How to adjust and/or change your roller skate toe stops

Tools for the job!

Using your toe stops is essential in derby and therefore should not be neglected. Between figuring out the correct length for your skating style and keeping them from falling off mid-practice, toe stops can be almost as confusing as choosing your first set of wheels.

Yesterday I received a new set of Gumballs, so I figured I’d share with you how I tech my toe stops while I’m changing them out. Please note that if you ask five different skaters on their chosen length, you will get five different answers. So the key is for YOU to keep a log whenever you adjust your tippy toes so you can track what works and what doesn’t.

My Current Toe Stop Settings

It’s helpful to know your most common starting position when you are adjusting your stops because often one toe stop will be longer than the other based on what foot you put in front.

I usually start with my right foot in front. This is a photo of me about to go down into my starting stance. See how my left heel is naturally much higher than my right heel in my stance? My toe stops are different lengths to reflect this positioning.

At a gear session with Coach Pauly, he said a good starting point for your front skate is to have your back wheels the same height as four fingers when you are up on your toes. That is what my right skate is currently set at. My left skate sits higher, which means your toe stop will be adjusted closer to your skate compared to the right skate.

Have I confused you yet?

Long story short, the closer your toe stop is to your skate, the higher your heel will be when stand on your stops. You need to find your balance of where you are comfortable when you stand on your toes.

There are many ways to gauge and record your toe stops… do what works best for you!

Any of these ways works to measure your toe stop height

Cherri’s Toe Stops (prior to changing them)

4.5 cm from skate
9 threads from skate
4 fingers heel height

4 cm from skate
8 thread from skate
More than 4 fingers heel height

Now that I’ve established my current settings, it’s time to change to a new brand of toe stops. My stats will change on the thread count because of the brand change, but I plan to keep the distance and heel height the same as my previous brand.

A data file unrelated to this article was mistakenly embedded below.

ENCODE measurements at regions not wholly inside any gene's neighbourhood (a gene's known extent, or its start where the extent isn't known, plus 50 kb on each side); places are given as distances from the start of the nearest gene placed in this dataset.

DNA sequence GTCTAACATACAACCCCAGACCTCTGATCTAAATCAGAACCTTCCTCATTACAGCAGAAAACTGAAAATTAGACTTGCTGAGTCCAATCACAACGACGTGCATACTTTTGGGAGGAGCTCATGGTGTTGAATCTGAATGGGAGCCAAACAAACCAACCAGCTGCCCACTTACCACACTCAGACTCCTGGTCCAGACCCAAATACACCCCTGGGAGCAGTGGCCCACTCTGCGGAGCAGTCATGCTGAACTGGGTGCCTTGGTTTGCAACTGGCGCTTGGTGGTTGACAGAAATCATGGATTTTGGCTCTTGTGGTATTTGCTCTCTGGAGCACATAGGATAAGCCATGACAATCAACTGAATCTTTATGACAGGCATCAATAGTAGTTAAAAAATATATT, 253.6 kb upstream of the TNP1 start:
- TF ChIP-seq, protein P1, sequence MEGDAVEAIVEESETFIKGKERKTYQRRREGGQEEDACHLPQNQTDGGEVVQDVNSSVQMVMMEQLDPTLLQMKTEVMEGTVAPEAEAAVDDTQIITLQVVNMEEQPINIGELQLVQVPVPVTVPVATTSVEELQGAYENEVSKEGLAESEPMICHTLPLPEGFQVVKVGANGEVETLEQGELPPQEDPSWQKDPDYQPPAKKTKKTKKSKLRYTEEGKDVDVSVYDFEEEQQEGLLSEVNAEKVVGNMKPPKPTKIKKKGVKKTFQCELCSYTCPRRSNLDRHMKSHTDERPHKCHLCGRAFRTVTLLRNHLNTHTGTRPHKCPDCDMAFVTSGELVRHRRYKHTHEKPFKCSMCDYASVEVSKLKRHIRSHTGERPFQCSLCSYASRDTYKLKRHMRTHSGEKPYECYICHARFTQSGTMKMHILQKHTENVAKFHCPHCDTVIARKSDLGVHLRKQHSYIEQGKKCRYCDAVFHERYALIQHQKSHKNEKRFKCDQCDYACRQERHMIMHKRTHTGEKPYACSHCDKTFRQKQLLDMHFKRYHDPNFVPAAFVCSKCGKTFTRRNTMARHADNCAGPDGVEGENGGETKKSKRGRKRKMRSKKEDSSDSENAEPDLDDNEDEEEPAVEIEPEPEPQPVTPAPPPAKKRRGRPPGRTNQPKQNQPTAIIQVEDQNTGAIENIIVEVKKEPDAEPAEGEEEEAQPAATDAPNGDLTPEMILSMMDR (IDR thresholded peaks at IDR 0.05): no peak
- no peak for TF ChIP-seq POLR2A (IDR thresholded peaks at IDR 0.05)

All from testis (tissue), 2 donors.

Removing Your Toe Stops

I don’t like the little wrenches that come with many skate tools. They just don’t offer enough torque to loosen and tighten my stops effectively. Plus I don’t want to strip the nut of the skate. I always carry a large wrench in my bag for this job. I find it works best.

Lefty loosey

Once your nuts are loose, unscrew the toe stop from your skate then remove the nut and washer from the toe stop. They will be a little gunky so I take this opportunity to clean them and I also wipe out inside the hole of the skate.

Paper towel works fine. I don't use water.

Screw your nut and washer on your new toe stop and position it further than necessary down the stem of the toe stop. Remember, the washer goes between the nut and the skate.

Then insert the toe stop into your skate and screw it in until the desired height is reached. If your nut gets in the way, position the nut further down the stem.

Check your height

Once you are happy with your toe stop height, finger-tighten the nut down to the base of the skate.

Get it as tight as you can with your fingers so it won't move when you tighten it fully.

Using your wrench, tighten your nut. If you have finger-tightened it enough, the toe stop shouldn’t rotate as your tighten. But if it happens you may need to hold the toe stop in position while you tighten so it doesn’t move.

Right tighty.